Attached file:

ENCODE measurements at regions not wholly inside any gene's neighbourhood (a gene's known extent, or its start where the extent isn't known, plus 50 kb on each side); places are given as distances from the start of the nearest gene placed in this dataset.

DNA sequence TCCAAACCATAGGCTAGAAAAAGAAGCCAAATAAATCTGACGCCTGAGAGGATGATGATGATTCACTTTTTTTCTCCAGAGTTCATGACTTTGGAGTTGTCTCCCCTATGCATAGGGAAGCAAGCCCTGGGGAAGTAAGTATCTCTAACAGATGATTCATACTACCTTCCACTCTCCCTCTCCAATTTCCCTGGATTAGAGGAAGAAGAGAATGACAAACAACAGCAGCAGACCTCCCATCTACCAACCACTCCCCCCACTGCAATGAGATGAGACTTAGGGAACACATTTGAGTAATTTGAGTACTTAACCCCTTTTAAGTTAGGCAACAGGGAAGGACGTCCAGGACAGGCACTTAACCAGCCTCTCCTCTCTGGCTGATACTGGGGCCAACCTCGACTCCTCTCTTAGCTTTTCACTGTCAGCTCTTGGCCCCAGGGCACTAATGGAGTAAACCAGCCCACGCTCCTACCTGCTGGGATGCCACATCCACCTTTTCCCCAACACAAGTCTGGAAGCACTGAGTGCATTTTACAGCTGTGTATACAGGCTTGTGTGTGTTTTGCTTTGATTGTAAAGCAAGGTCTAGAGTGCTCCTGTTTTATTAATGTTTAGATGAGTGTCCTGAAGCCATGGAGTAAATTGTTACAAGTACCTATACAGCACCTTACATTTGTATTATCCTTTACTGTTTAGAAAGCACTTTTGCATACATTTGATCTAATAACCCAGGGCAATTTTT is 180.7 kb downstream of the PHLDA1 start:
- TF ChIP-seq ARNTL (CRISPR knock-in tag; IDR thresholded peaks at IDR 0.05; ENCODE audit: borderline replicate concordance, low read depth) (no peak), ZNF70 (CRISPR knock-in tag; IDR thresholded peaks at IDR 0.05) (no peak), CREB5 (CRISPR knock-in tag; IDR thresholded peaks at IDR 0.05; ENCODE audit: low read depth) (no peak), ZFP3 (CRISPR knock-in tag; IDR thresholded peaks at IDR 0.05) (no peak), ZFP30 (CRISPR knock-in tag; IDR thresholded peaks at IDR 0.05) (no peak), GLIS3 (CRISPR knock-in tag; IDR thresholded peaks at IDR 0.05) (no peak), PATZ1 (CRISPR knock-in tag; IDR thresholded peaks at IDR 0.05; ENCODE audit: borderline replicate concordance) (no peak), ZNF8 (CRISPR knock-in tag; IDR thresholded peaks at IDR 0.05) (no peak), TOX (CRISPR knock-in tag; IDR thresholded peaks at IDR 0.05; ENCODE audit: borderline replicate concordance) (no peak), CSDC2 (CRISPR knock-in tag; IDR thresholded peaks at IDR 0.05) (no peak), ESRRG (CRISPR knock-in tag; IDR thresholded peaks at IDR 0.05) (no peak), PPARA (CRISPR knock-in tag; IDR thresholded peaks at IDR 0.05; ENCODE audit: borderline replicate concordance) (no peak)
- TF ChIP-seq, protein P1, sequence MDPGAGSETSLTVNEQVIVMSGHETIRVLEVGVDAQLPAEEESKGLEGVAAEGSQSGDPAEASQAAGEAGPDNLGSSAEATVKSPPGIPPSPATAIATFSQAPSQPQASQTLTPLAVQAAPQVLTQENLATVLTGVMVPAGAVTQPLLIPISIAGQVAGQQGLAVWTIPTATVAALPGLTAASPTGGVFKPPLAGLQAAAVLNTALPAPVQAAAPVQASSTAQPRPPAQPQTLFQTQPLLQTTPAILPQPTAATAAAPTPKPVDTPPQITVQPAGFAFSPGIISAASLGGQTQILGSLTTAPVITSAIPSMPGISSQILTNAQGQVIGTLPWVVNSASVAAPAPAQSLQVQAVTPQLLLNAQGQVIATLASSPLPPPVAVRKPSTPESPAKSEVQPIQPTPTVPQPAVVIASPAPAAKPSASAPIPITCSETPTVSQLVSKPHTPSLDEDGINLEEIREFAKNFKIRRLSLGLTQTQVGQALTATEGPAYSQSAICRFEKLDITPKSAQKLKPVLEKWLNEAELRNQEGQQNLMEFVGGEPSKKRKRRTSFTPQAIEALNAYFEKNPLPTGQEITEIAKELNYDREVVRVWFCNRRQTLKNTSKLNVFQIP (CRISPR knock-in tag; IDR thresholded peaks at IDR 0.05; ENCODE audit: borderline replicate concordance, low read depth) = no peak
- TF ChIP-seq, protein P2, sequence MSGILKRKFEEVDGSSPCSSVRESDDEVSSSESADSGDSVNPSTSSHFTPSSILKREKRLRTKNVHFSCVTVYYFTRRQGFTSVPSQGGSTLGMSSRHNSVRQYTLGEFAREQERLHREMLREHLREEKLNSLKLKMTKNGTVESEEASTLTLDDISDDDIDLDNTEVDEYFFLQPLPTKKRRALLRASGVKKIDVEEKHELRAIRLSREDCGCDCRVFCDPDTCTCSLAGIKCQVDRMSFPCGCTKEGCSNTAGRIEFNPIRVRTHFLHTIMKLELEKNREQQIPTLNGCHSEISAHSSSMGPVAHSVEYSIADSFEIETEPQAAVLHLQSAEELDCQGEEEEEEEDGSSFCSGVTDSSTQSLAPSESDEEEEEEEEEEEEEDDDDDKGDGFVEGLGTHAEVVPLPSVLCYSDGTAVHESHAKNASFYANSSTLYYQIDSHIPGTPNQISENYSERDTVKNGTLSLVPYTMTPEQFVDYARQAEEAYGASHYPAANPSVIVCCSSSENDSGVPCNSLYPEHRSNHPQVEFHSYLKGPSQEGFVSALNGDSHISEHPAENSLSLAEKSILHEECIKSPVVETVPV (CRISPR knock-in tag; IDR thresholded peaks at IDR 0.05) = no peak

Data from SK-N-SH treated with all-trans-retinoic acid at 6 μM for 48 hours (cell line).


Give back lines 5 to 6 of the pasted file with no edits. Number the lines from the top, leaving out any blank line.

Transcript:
- TF ChIP-seq, protein P2, sequence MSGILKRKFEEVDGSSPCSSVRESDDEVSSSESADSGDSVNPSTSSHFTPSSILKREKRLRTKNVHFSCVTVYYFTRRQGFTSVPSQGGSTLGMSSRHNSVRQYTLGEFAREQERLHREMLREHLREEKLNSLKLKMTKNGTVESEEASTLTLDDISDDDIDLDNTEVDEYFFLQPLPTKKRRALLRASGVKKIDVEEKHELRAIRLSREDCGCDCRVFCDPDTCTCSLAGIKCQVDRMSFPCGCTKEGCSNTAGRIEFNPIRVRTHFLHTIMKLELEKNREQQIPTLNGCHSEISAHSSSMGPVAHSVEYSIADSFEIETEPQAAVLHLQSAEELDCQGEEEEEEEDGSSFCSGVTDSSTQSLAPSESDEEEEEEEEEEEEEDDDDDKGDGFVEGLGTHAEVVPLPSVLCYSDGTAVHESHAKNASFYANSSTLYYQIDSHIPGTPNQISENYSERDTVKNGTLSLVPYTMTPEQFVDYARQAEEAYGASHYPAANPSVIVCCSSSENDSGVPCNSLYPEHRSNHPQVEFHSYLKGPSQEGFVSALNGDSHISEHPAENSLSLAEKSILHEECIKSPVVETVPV (CRISPR knock-in tag; IDR thresholded peaks at IDR 0.05) = no peak

Data from SK-N-SH treated with all-trans-retinoic acid at 6 μM for 48 hours (cell line).